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MiltyG565

Oil Everywhere - Why?

7 posts in this topic

Under the bonnet of my Focus earlier, taking apart the airflow pipes so I could clean the intercooler, I noticed a lot of oil on the engine block. Not only that, but the airflow pipes and intercooler were full of oil too. 2 questions - Why is it happening? And where is it coming from?

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Under the bonnet of my Focus earlier, taking apart the airflow pipes so I could clean the intercooler, I noticed a lot of oil on the engine block. Not only that, but the airflow pipes and intercooler were full of oil too. 2 questions - Why is it happening? And where is it coming from?

The oil comes from the engine breather, it comes out of the head/ block and is fed into the air intake, usually in front of the turbone on a turbo car, it usually comes out as an oily spray/ mist and tends to collect in the intercooler, where it condenses/ collects when it hits the cool inside of the intercooler

Further up this oil can mix with the carbon from the EGR, forming an oily gloop, that can eventually choke the inlet manifold

Some modern engines hardly produce any oil out of the breather, some engines have an efficient oil seperator built-in to the head, so it depends on the engine, how much oil is dumped into the inlet, it may be a small amount but over 100,000s of miles, a worn engine may throw more oil out of the breather (piston/ bore/ring wear- causing blow-by of the gasses, pressurizing the crankcase) - over- filling the oil-level can also cause exessive oil from the breather, also, if the turbo oil seals have failed, this can inject oil into the inlet

Fitting a catchtank to the breather can stop/ seriously reduce the oil getting into the inlet from the breather, so once you have cleaned the intercooler boost hoses out they should not get dirty/ contaminated again

With a total-loss breather and an EGR delets (like my car) no oil/carbon/ contaminants can get into the inlet, just cool, clean air (the breather contains, heated, burnt air as well as oily spray- that has a slight detrimental effect on performance/ economy) once the intercooler/ boost hoses/ inlet manifold is cleaned, it stays cleaned (worth a bit of performance/ economy, too) only if the turbo oil seal fails can oil get into the inlet

with a breather catchtank fitted it is possible to keep an eye on the amount of oil coming out of the breather - probably a good idea to keep an eye on the engine oil level, too

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Thanks!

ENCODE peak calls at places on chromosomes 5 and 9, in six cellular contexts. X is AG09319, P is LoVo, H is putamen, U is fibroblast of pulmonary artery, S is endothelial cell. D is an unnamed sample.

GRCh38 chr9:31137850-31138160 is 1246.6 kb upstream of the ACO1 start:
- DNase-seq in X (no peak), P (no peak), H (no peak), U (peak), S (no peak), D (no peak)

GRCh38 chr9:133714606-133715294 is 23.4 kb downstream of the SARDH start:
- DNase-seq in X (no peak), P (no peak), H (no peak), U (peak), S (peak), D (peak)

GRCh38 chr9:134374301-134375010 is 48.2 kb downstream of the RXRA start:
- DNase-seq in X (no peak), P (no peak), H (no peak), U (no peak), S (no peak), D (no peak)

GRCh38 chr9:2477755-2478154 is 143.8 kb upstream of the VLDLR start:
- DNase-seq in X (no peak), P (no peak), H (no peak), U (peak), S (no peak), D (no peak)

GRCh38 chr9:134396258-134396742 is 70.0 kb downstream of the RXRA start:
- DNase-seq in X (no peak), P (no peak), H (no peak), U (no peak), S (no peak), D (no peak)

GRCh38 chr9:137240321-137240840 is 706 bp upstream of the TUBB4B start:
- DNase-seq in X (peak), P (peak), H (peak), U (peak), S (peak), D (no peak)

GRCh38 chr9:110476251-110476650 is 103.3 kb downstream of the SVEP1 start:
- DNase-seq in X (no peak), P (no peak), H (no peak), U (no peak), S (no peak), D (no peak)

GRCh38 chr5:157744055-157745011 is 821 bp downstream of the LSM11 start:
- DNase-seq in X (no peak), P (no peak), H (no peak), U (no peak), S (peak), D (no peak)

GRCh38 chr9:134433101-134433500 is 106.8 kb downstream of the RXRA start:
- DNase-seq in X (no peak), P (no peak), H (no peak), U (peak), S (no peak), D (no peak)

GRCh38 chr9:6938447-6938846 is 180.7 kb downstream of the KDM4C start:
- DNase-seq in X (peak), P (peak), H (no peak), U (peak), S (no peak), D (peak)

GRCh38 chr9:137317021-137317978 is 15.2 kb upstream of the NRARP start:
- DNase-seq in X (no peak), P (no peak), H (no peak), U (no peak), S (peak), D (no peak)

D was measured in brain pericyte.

Seems like a bit of a poor design, to fit the breather to the inlet pipes. I think at one point though, the oil was overfilled.

The engine doesn't sound worn. There's a squeak at idle (probably a belt or pulley), but there are no knocking sounds or rattles. It doesn't sound laboured. It starts and runs fine, and after start-up, there's no smoke at all.

I might fit a total loss breather onto it then. Would it be grand just to use something like a water bottle with the top cut off? Something like this.

32CamelBakPodium2-s3-medium_new.jpg

How do I know or check if the turbo oil seals have gone?

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Almost all modern cars feed the breather back into the inlit for the engine to digest - it is a poor design - bad for the engine but a simple, inexpensize way of reducing emmisions

(some hot rods used to use coke cans - breather oil catchtanks are manditory in some forms of racing/ on some tracks so the car does not drop oil onto the track from the breather)

A metal catch tank is better than plastic because its less liable to melt and the cool walls of the metal sides help the hot/warm oil droplets gas/fine mist to condense and turn to liquid, so that more is caught and less gous back into the inlet (if the breather is fed back into the inlet) or into the atmosphere (total loss)

The breather can be fed back into the inlet (so the catchtank goes between the breather outlet and the air inlet)

Or the breather inlet is blocked (on the engine air inlet) and the outlet of the breather is vented to atmosphere, with the catchtank in line - this will keep the inlet clean but you have to be careful where it goes/ that it does not go anywhere near the cabin air intake - it should really be treated as an exhaust and go right under the car (and be checked for particulates, if its a diesel! ) - because of this i don't recommend this for road cars

Once you clean the inlet rubber (the hose between the airbox and the turbo) you should be able to tell if the oil is coming from the breather or the turbo oil seals - again, keep an eye on the oil level

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I don't understand how feeding the oil back to the inlet reduces emissions... surely then you'd have oil in your cylinder during combustion, which would burn less efficiently, no?

I checked the oil level last night as I couldn't remember if I'd checked recently. It was hovering just under the Max level.

I'll take the inlet hose off someday this week (or next week) and have a look and a clean. I noticed it was missing the pipe that goes from the front grill to the air filter box, so when I'm fitting a new one, I'll give that all a good look.

Cheers :)

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Since cleaning all the gunk from the pipes and intercooler, there's absolutely no smoke on start-up anymore, and none whilst driving along. I always just assumed that diesel smoke on start up just because of their design, not because of some oily contaminant.

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